Israel Gilpin lived in Boone County, Kentucky, for at least part of his 94 years! He was born in Brandywine, Delaware, near Wilmington. Israel was a Revolutionary War soldier. From information from Washington, D.C. – “From papers in Revolutionary War pension claims, S4297, it appears that Israel Gilpin, a resident of New Castle County, Delaware, entered the service in the spring of 1776 and served 18 months as Captain in Colonel John McKinley’s Delaware Regiment and for 3 or 4 years as purchasing commission, with the grade of Colonel, and was in the Battle of Brandywine, which was fought on the farm on which then belonged to him. He was allowed pension on his application executed October 19, 1832, while a resident of Boone County, Kentucky, aged 92 years. He died July 4, 1834. It is not stated whether he was married.” How amazing that one of the major battles of the Revolutionary War was fought on his farm! Was his family in danger?
Israel married Elizabeth Hannum while still in Delaware, before the war, and long before their move to Kentucky. She died in Bourbon County in 1802. Perhaps on their way to Boone County?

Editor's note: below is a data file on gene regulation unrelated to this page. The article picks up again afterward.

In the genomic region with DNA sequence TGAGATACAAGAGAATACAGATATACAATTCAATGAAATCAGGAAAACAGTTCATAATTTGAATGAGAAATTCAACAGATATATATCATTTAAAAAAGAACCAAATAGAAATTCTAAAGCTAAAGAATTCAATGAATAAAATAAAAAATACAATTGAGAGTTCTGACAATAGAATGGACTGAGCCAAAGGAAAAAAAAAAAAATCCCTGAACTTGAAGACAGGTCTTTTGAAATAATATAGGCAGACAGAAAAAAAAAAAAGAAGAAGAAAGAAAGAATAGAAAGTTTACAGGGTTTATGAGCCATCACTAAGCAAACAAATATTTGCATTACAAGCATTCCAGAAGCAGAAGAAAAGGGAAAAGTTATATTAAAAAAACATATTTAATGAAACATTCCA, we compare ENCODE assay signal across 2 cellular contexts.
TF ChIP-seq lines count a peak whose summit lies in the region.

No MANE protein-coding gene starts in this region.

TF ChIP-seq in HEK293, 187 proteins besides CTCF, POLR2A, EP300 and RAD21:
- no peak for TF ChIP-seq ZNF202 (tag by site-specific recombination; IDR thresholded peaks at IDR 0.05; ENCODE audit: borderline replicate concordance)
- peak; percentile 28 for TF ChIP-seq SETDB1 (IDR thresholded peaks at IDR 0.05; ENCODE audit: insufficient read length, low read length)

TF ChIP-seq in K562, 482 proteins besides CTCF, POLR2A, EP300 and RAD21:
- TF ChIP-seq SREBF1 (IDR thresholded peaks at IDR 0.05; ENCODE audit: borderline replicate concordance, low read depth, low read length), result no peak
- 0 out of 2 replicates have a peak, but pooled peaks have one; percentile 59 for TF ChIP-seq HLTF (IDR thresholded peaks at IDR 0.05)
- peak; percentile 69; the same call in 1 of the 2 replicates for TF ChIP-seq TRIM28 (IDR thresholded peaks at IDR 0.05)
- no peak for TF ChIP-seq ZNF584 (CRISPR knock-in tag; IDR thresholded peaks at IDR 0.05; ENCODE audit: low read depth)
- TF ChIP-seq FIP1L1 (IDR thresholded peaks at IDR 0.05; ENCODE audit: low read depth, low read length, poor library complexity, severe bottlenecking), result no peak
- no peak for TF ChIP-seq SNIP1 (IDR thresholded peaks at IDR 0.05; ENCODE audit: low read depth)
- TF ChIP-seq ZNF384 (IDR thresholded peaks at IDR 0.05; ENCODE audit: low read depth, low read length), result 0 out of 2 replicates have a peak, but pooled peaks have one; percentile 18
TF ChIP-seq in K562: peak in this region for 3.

It is interesting that Israel left his entire estate to daughter Nancy. Perhaps he had already made bequests to his other children, or it is possible he lived with Nancy and husband William Perkins, and left the estate for their care of him in his last days. William and Nancy Perkins are buried beside her father, Israel Gilpin. How fitting that Israel should die on July 4th – Independence Day – for which he fought for so many years! Eight years after Thomas Jefferson and John Adams!
Know all men by these presents that I, Israel Gilpin, being sound in mind, do make this my last will and testimony, by which I do declare that my daughter, Nancy, is to have all the property which I now possess, together with all that which I may hereafter own, or which may become my estate, to sell, bargain or dispose of as she may think proper. In testimony whereof I set my hand and seal this 1st day of January 1833.
Attest: William Perkins, Jr., James Perkins
This writing purporting to be the last will and testament of Israel Gilpin was this day produced in Court and proved by the oaths of William Perkins, Jr., and James Perkins, two subscribing witnesses thereto and ordered to be recorded, whereupon the same is duly recorded in my office.
Attest, Wallis Graves, Clerk
Pause stranger, ere your wondering feet you turn and from the grave this lesson deign to learn. A soldier’s ashes, sleep beneath your feet, a patriot’s heart, once in his bosom beat. That freedom, which in youth he fought to gain, he leaves to thee to cherish and maintain. Placed October 25, 1964, by Boone County Chapter, Daughters of the American Revolution.
This verse is also on Israel Gilpin’s gravestone. How hard those soldiers fought, how hard we must maintain that freedom and pass on to future generations!